I recently read Chuck Wendig’s post on The Toxicity of Talent and Emily Henderson’s post My “Style” Journal and I really appreciated the fact that they emphasized that everyone starts out as an amateur. Remembering that no one is born a novelist or artist or stylist really helps with those fears, but the only way you can really get over them is to push past them and do the work anyway. And it’s way harder than I thought it’d be!
Do you struggle with imposter syndrome? How do you get past those fears? This week I’m focusing on ignoring my inner critic and wrapping up the last few planning details so I can hopefully start officially writing my novel next week!? Oi. Wish me luck!
Have you ever heard of having creative input and output days? I’ve been thinking about them a lot lately– especially since I’ve been trying to remember where I first read about them. It’s really bugging me that I can’t think of it, but I am still really excited by the idea! The past two weeks have definitely been more focused on input more than output, and while I love inspiration days, I think I’ve gotten a little stuck. I totally agree with Abbigail in her post about why she writes — when I haven’t been writing or “outputting” enough I feel mentally sluggish and frustrated, so I’m hoping that next week will be more focused on output.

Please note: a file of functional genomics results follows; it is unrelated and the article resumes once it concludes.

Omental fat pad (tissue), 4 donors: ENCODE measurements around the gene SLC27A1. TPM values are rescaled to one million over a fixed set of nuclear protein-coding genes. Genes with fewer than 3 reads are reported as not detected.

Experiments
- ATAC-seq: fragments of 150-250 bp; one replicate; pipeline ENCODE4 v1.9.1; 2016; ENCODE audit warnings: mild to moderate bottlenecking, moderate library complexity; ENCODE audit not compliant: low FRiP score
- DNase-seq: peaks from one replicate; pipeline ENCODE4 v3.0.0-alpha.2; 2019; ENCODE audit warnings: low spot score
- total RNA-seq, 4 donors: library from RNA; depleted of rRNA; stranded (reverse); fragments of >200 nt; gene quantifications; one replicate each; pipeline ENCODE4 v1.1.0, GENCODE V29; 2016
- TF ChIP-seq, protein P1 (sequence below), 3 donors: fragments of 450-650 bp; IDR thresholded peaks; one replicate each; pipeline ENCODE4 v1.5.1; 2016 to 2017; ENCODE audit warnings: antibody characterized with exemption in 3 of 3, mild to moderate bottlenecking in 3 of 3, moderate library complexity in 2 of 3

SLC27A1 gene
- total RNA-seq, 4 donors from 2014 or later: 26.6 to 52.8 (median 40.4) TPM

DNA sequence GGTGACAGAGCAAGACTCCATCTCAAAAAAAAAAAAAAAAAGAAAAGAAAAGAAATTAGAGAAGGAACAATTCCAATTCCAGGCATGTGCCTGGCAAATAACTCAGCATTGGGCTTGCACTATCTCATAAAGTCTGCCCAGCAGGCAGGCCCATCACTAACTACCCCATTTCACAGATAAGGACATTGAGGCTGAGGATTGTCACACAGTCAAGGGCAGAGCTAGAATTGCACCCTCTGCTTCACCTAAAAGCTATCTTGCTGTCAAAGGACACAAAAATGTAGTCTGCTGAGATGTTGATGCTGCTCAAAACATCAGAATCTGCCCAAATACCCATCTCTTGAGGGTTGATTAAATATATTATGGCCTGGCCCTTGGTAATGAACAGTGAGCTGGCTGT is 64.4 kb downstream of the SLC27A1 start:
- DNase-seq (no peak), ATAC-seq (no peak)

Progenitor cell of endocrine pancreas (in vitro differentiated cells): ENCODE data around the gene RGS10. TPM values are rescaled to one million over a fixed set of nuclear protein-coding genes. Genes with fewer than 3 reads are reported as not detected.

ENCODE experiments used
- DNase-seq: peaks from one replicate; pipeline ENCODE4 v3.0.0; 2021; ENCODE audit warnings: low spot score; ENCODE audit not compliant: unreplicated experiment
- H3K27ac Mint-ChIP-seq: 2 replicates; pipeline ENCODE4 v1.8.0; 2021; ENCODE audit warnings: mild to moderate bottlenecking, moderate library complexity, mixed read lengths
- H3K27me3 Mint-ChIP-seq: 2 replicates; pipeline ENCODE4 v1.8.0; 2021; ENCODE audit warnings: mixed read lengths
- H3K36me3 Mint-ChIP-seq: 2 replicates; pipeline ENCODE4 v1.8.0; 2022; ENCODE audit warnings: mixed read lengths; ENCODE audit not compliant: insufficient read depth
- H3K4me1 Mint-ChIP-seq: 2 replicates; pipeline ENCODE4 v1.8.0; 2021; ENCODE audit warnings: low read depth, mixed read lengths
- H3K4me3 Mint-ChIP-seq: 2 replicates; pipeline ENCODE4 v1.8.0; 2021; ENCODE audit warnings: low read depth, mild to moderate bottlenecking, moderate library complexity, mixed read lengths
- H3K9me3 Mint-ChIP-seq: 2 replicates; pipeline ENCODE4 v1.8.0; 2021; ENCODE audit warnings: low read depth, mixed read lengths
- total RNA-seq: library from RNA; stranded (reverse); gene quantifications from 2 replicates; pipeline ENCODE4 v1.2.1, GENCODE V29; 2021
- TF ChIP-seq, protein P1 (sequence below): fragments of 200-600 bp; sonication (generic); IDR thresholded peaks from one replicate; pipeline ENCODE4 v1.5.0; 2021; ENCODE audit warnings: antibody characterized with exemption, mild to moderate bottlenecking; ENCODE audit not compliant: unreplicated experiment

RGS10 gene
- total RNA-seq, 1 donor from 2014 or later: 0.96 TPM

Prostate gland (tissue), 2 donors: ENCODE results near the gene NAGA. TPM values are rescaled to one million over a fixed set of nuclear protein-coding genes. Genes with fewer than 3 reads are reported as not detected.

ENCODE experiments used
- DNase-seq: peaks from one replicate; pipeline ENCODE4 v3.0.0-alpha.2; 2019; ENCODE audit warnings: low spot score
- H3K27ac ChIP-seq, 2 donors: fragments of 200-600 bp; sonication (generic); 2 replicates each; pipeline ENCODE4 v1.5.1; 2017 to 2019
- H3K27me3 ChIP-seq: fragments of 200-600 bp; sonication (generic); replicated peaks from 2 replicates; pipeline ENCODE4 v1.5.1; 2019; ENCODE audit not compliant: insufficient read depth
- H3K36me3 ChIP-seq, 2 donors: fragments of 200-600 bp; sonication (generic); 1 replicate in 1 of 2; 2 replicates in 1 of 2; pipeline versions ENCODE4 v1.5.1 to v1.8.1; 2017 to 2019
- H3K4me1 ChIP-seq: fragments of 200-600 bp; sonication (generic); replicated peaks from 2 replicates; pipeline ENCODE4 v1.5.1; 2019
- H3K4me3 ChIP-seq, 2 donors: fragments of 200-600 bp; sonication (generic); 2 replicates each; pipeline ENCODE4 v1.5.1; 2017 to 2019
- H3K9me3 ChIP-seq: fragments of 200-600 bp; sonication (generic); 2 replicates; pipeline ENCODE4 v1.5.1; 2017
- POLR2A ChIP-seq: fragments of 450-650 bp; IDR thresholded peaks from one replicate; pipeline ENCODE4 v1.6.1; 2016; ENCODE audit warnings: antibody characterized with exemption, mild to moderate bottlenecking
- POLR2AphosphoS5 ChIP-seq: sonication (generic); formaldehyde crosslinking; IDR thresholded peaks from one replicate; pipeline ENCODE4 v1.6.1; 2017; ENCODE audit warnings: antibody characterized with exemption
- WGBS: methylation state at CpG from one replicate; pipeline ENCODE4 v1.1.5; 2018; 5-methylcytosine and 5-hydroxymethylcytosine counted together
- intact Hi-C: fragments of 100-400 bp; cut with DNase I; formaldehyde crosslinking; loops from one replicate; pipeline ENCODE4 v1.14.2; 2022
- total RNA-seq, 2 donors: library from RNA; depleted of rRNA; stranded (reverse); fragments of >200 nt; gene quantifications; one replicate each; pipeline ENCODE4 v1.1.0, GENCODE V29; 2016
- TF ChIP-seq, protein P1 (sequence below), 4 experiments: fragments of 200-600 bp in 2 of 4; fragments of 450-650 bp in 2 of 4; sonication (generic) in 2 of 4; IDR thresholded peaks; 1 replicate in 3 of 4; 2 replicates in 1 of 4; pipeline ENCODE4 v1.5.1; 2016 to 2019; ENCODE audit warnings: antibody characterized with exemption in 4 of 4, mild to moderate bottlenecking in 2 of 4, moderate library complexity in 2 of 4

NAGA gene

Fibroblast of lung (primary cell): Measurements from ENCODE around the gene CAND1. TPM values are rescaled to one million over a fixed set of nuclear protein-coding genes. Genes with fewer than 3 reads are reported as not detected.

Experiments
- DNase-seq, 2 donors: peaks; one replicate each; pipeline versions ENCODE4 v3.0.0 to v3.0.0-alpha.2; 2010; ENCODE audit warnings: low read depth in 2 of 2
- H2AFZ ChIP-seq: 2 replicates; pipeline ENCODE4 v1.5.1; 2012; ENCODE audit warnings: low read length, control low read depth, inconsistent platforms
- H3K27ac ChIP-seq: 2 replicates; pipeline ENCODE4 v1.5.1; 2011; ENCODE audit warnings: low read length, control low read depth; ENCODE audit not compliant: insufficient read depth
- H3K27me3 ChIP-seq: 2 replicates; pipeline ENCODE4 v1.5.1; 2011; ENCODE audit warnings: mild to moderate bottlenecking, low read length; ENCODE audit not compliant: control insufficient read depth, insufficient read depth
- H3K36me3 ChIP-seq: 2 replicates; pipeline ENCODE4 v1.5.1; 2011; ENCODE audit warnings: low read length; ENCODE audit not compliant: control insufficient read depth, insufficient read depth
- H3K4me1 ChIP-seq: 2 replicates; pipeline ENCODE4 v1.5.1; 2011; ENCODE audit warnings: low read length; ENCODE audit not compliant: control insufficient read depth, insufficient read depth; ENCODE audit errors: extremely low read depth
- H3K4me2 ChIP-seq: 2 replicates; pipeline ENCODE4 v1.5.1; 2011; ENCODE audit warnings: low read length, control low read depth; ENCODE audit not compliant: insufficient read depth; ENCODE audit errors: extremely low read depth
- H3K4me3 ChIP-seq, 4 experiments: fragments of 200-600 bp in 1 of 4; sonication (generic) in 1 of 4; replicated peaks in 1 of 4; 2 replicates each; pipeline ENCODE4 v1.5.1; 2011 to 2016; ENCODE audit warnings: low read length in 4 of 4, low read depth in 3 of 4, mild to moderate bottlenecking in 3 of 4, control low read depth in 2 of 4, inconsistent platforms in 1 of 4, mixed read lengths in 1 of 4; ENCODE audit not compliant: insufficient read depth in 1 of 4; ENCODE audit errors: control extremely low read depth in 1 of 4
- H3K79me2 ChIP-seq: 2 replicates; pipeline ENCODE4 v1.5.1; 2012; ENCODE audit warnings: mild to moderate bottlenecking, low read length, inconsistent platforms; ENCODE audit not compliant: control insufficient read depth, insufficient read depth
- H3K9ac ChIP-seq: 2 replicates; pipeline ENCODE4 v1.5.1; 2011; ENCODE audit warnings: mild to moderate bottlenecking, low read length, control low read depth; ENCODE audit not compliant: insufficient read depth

1. Emily Henderson’s Materials Girl #5: I’ve been reading Style by Emily Henderson religiously so I can soak up all the interior design advice I can, since decorating isn’t exactly my strong suit. I’m basically going to do my best to copy her entire house in my new apartment. But not in a weird way, obviously. I thought the mix of colors and pattern in her latest Materials Girl post seems like a grown-up, livable version of my wedding colors, which I kind of love.
2. Lettering Set by Noel Shiveley and Alex McDonell, via Kelly Purkey’s Five on Friday: I think I need this quote written above my desk or tattooed on my forehead. It’s something I need to hear every time I start over analyzing my writing, work, life choices, outfit…
3. SMP Living’s Behind the Scenes with Britt Bass Turner: I loved everything about this post– I love Britt Bass Turner’s art and reading her thoughts on her art and career was really encouraging and inspiring. If I lived in Atlanta I would definitely sign up for the next Studio Session!
4. The EveryGirl’s Rebecca Atwood Career Profile: Another really inspiring career profile, but this time with textile designer Rebecca Atwood. I have a whole new appreciation whenever I walk into a store and see how much work went into the textiles for upholstery, towels, clothing, etc. I’m definitely inspired to play with pattern and colors, both in clothing and decorating.